Have you ever heard the word “catechism” (kat-e-kism)? Neither had I until fairly recently. Catechisms were a form of discipleship especially popular among groups such as the Puritans.

In short, a catechism is a series of questions and answers designed be memorized in order to help children and adults learn the fundamental doctrines of the Christian faith. These questions are a great tool to help you and your family to begin thinking in more biblical categories. You might be thinking that such a method is too simple to be effective. But I think that this perceived weakness is actually its greatest strength. The profoundly simple nature of catechisms can easily meet the needs of families with a variety of schedules.

To get a clearer picture of how this works check out this testimony from pastor and writer Tim Keller as he recounts his own family’s experience in using catechisms for family worship and discipleship:

When my son, Jonathan, was a young child my wife Kathy and I started teaching him a children’s catechism. In the beginning we worked on just the first three questions:
Question 1. Who made you?
Answer. God
Question 2. What else did God make?
Answer. God made all things.
Question 3. Why did God make you and all things?
Answer. For his own glory.

One day Kathy dropped Jonathan off at a babysitter’s. At one point the babysitter discovered Jonathan looking out the window. “What are you thinking about?” she asked him. “God,” he said. Surprised, she responded, “What are you thinking about God?” He looked at her and replied, “How he made all things for his own glory.” She thought she had a spiritual giant on her hands! A little boy looking out the window, contemplating the glory of God in creation!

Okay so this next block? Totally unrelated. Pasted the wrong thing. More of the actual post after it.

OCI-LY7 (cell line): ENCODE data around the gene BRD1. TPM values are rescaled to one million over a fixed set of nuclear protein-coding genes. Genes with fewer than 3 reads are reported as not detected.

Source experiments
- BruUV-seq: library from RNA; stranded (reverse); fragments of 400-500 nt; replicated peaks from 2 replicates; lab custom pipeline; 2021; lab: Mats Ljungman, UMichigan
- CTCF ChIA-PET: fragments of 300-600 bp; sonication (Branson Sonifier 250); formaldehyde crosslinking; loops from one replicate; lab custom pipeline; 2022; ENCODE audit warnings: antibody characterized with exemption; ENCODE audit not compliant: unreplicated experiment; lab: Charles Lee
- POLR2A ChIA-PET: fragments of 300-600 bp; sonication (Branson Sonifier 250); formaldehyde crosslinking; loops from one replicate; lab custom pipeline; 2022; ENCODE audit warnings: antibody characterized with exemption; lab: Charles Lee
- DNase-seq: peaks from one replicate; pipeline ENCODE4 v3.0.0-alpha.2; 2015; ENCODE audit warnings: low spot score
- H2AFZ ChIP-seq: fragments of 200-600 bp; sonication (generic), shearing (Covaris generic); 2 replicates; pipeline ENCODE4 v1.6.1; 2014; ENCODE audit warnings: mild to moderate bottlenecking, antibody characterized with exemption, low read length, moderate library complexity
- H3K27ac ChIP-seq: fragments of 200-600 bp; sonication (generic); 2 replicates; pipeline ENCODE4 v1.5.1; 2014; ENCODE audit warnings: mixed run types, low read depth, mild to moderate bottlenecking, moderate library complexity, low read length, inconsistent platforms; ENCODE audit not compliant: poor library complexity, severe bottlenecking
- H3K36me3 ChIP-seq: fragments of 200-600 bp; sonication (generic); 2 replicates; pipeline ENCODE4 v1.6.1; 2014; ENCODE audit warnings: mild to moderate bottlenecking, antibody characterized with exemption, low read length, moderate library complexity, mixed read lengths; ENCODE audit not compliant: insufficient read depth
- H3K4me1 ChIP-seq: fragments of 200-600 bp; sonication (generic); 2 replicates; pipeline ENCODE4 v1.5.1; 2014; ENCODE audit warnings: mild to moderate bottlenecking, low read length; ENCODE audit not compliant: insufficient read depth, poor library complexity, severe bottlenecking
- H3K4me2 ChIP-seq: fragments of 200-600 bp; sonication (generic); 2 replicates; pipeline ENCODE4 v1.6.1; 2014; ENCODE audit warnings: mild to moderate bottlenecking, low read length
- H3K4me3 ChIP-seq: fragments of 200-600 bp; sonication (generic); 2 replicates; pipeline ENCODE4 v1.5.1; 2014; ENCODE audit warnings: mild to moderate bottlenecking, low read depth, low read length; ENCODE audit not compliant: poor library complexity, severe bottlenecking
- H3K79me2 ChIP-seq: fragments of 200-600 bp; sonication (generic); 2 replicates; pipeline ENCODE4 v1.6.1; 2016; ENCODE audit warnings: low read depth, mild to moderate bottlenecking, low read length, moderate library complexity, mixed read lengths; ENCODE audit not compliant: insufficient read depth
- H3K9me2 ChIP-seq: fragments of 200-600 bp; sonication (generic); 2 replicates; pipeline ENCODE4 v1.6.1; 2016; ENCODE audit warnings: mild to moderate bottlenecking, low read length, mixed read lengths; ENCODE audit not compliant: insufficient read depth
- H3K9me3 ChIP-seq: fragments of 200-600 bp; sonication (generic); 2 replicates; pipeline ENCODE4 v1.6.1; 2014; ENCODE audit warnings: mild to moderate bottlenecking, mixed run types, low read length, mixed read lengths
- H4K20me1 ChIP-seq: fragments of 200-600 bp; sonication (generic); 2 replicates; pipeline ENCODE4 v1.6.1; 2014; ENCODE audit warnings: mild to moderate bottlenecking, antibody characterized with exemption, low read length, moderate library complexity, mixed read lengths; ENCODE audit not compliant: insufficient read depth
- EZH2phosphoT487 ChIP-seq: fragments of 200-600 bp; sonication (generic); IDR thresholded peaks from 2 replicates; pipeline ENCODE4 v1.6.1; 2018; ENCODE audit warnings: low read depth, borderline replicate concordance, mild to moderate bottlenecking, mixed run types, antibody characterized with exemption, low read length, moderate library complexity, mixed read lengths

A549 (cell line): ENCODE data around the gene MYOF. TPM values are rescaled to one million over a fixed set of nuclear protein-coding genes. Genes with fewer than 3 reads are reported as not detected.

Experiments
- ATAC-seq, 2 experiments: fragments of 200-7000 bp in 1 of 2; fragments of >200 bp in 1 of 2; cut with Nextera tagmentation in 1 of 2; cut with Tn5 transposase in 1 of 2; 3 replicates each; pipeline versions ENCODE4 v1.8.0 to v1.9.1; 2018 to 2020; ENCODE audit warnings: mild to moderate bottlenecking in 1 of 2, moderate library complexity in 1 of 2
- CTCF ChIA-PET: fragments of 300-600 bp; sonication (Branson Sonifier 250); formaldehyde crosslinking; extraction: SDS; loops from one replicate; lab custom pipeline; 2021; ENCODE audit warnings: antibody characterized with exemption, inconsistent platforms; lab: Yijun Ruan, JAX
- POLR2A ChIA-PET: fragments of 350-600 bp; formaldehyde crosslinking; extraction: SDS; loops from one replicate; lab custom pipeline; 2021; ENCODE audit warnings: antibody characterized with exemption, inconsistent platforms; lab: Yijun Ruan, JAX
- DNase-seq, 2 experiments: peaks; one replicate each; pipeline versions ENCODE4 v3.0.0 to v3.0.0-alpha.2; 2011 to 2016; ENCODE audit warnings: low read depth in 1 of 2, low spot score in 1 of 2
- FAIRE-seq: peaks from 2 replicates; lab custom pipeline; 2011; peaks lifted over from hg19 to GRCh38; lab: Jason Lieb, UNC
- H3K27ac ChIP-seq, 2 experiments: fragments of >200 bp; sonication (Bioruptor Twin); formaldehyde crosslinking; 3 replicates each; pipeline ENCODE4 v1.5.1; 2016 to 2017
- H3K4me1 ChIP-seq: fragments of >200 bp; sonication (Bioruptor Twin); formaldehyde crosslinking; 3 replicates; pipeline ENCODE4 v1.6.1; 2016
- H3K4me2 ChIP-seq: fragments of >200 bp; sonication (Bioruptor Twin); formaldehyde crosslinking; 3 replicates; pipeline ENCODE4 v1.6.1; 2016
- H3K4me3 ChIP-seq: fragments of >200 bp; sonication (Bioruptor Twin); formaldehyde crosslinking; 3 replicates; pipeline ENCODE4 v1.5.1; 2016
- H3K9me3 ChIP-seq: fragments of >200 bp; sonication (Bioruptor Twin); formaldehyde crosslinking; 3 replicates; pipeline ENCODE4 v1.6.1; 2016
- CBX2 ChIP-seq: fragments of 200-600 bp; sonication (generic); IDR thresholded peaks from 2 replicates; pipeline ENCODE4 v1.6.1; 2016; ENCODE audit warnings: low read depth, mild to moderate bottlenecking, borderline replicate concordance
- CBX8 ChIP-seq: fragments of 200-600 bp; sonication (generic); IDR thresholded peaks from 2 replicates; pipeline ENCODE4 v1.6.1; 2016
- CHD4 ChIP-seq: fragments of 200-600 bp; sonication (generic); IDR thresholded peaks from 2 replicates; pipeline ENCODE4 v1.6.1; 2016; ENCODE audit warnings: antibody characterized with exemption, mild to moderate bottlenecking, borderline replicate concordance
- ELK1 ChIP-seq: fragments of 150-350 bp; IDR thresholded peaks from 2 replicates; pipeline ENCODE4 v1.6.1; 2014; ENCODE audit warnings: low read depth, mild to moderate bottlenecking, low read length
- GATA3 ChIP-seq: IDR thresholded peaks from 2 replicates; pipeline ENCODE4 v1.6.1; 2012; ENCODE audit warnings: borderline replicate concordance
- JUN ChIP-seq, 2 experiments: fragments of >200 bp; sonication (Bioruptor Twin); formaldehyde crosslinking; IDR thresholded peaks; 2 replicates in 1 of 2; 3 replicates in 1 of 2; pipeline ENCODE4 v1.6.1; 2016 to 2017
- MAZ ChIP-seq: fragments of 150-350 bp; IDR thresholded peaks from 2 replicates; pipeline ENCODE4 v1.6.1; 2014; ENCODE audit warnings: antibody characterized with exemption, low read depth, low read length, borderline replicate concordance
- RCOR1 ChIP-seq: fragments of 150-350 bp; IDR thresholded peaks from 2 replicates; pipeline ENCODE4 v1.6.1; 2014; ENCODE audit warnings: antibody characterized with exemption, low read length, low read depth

What had actually happened, obviously, was that her question had triggered the question/answer response in him. He answered with the catechism. He certainly did not have the slightest idea what the “glory of God” meant. But the concept was in his mind and heart, waiting to be connected with new insights, teaching, and experiences.

Such instruction, Princeton theologian Archibald Alexander said, is like firewood in a fireplace. Without the fire—the Spirit of God—firewood will not in itself produce a warming flame. But without fuel there can be no fire either, and that is what catechetical instruction is.

This is a practice that I hope to begin to implement with my own family and I sincerely hope you will consider using it in yours. Tim Keller and other folks from the Gospel Coalition have developed the New City Catechism. You can download it as a pdf. or as an app on your phone completely free. This catechism has both an adult and children’s version complete with 52 questions (1 per week), as well as an accompanying passage of Scripture, a brief commentary, video from well known and trusted pastors, as well as songs for children to help them remember the truth learned from each question.

So please take some time, check out the link above, and prayerfully consider the potential blessing that catechisms could be for your family. This old tradition is one I pray will find its way back into today’s family.


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